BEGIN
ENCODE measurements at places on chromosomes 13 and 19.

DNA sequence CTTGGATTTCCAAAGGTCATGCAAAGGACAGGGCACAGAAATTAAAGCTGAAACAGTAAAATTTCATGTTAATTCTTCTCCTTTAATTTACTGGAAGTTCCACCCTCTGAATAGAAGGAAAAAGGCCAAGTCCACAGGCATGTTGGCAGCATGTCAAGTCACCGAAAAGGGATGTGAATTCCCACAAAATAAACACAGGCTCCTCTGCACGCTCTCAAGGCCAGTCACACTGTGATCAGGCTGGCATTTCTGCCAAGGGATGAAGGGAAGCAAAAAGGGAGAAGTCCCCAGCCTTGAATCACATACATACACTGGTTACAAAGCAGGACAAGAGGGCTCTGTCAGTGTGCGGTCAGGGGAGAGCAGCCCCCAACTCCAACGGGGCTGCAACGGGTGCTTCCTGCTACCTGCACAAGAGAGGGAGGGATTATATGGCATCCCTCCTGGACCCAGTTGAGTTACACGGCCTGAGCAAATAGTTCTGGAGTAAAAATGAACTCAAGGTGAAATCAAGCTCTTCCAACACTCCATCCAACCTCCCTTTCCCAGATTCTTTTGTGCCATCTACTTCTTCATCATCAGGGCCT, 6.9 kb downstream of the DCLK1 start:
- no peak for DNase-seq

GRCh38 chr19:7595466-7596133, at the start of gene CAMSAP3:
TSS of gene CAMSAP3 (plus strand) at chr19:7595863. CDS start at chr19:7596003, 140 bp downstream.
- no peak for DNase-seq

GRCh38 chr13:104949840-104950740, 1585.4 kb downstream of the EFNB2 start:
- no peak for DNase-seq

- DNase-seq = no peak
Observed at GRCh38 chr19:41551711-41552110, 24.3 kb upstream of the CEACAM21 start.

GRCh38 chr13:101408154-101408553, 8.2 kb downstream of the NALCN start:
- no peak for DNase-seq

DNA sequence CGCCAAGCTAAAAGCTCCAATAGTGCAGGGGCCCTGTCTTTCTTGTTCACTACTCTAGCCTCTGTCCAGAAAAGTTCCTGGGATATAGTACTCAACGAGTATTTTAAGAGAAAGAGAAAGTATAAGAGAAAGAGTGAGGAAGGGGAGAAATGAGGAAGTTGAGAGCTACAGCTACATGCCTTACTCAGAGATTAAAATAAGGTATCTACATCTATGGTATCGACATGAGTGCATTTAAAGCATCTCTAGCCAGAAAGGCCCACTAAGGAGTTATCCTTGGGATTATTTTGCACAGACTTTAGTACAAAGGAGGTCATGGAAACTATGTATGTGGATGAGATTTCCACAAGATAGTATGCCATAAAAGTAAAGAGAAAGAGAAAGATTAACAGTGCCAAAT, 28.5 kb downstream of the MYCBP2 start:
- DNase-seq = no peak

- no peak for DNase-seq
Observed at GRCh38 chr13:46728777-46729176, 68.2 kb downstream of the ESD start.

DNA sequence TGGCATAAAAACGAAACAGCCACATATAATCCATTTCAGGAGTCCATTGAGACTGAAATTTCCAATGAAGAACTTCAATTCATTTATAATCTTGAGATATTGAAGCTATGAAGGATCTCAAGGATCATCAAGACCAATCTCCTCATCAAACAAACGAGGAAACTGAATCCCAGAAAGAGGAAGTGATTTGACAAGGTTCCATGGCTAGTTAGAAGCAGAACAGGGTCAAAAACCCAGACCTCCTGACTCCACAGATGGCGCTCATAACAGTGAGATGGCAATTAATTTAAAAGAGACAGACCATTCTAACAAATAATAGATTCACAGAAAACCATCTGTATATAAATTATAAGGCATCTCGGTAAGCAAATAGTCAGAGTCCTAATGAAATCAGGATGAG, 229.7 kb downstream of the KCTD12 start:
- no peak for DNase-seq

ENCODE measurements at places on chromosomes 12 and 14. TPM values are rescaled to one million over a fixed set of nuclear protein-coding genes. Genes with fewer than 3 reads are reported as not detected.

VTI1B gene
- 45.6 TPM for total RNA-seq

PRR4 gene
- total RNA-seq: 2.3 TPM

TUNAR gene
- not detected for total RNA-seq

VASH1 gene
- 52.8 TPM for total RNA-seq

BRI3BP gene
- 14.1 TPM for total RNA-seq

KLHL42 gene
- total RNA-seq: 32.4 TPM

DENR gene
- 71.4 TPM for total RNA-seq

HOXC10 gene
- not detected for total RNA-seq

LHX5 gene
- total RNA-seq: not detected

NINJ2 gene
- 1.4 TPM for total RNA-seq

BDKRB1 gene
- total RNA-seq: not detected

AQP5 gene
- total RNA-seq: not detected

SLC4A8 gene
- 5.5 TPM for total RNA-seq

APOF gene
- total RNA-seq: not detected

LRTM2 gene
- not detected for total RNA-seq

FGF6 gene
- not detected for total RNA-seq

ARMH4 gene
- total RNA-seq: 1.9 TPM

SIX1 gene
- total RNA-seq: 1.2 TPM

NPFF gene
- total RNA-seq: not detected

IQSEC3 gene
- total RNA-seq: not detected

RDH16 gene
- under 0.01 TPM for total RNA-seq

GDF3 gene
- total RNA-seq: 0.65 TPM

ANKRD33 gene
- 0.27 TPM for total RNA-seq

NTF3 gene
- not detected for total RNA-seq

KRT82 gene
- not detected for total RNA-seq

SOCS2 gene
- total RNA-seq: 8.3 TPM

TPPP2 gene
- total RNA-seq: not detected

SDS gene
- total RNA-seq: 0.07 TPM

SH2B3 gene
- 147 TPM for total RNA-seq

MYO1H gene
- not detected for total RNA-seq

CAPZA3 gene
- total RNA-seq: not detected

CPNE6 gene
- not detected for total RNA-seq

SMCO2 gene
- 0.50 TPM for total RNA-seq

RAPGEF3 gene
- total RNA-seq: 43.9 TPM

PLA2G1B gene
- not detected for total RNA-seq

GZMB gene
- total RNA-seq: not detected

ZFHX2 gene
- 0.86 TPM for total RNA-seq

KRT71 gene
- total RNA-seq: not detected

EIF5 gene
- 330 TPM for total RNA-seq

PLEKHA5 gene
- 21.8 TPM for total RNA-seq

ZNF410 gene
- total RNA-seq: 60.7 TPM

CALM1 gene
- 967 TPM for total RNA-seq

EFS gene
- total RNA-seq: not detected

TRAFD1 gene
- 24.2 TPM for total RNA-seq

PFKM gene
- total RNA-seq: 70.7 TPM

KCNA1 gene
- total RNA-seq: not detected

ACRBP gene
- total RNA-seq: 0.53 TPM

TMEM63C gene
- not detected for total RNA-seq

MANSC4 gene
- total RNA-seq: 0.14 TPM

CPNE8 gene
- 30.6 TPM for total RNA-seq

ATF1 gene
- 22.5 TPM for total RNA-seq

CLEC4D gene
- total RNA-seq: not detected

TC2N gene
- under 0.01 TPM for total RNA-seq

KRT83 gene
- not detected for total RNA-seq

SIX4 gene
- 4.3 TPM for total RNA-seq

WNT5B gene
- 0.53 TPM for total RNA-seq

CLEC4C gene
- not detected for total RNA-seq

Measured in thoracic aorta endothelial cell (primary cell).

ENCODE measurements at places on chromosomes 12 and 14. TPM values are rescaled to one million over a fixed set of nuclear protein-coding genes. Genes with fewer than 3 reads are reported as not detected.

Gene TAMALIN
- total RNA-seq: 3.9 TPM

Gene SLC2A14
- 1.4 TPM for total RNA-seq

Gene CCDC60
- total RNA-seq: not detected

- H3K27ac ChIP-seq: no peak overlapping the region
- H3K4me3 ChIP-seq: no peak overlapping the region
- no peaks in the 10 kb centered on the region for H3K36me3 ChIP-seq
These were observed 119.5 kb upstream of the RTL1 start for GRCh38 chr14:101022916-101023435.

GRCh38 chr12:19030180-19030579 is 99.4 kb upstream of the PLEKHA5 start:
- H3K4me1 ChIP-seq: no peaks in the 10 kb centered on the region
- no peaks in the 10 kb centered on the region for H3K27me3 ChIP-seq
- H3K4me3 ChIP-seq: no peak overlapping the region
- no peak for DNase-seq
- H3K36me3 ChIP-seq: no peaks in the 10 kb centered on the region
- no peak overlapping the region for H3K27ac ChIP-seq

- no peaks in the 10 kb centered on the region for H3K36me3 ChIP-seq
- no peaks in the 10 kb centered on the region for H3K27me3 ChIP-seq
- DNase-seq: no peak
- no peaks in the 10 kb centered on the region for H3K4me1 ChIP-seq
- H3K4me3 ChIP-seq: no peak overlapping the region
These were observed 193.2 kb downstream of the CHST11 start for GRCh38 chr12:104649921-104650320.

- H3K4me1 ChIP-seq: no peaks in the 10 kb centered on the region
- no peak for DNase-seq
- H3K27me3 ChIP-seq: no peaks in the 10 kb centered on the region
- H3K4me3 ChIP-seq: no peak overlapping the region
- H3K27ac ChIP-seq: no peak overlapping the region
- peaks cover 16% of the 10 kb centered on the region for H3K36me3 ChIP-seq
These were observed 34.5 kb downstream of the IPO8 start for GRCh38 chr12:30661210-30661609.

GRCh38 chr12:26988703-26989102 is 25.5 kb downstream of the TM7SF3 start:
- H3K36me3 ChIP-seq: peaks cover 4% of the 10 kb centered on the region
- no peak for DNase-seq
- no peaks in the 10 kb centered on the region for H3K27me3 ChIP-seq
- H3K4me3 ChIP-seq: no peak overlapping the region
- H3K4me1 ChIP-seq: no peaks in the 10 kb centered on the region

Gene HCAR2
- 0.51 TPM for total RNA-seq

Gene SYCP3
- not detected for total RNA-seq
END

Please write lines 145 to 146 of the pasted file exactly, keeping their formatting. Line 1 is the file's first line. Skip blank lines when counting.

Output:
These were observed 119.5 kb upstream of the RTL1 start for GRCh38 chr14:101022916-101023435.

GRCh38 chr12:19030180-19030579 is 99.4 kb upstream of the PLEKHA5 start: